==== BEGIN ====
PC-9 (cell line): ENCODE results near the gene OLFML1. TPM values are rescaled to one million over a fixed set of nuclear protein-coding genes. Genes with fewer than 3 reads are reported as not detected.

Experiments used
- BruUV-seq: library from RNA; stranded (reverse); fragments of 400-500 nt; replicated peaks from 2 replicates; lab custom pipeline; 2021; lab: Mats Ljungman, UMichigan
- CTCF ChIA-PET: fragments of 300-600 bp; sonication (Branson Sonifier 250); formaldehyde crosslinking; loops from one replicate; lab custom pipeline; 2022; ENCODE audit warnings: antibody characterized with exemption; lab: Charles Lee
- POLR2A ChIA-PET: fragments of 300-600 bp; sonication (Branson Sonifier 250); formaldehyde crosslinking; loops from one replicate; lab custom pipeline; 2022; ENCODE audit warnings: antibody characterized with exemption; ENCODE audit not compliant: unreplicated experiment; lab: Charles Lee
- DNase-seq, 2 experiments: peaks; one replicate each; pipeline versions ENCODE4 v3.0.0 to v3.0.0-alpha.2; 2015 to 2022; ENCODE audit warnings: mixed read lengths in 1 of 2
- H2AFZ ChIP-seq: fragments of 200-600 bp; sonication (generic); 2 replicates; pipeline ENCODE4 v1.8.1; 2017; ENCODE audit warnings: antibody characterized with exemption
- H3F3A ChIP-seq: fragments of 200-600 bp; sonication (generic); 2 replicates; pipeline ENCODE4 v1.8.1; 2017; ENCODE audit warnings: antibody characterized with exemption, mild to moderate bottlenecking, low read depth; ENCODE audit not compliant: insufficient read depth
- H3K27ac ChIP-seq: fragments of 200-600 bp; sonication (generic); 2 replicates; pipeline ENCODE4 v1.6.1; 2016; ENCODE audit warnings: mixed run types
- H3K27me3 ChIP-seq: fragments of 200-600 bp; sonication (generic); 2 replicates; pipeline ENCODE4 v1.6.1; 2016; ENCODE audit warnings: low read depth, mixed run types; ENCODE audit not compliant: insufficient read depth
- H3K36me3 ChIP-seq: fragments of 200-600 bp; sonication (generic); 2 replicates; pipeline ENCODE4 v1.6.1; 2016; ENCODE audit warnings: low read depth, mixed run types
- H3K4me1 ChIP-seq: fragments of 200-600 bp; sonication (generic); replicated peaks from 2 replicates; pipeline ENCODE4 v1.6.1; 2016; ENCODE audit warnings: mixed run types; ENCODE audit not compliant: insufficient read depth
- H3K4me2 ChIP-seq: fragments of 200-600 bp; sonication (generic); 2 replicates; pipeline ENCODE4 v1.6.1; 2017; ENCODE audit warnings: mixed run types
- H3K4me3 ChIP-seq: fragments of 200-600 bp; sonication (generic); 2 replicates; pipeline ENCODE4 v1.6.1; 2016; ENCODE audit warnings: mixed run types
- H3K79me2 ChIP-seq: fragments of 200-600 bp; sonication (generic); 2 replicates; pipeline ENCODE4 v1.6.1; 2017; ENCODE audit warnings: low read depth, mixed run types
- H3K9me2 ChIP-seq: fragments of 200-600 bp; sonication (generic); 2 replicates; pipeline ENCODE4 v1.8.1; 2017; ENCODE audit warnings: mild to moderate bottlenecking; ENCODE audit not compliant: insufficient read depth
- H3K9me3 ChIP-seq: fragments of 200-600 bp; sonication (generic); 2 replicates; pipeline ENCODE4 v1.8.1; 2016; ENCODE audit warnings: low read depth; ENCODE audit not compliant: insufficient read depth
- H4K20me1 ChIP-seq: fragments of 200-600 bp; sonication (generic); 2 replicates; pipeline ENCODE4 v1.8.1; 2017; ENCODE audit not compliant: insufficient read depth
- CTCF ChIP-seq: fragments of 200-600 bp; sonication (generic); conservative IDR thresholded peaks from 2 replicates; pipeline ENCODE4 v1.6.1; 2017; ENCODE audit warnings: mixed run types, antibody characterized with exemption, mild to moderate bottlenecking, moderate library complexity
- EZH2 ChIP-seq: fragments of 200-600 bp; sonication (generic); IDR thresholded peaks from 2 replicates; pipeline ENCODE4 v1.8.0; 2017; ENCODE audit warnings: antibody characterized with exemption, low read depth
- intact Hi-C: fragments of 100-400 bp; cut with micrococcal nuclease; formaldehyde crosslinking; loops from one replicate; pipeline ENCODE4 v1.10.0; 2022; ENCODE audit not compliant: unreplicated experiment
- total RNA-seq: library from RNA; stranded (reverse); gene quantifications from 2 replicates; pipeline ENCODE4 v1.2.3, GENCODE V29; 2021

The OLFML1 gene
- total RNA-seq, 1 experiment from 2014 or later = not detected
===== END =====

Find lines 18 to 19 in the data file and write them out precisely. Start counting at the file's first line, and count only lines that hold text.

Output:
- H4K20me1 ChIP-seq: fragments of 200-600 bp; sonication (generic); 2 replicates; pipeline ENCODE4 v1.8.1; 2017; ENCODE audit not compliant: insufficient read depth
- CTCF ChIP-seq: fragments of 200-600 bp; sonication (generic); conservative IDR thresholded peaks from 2 replicates; pipeline ENCODE4 v1.6.1; 2017; ENCODE audit warnings: mixed run types, antibody characterized with exemption, mild to moderate bottlenecking, moderate library complexity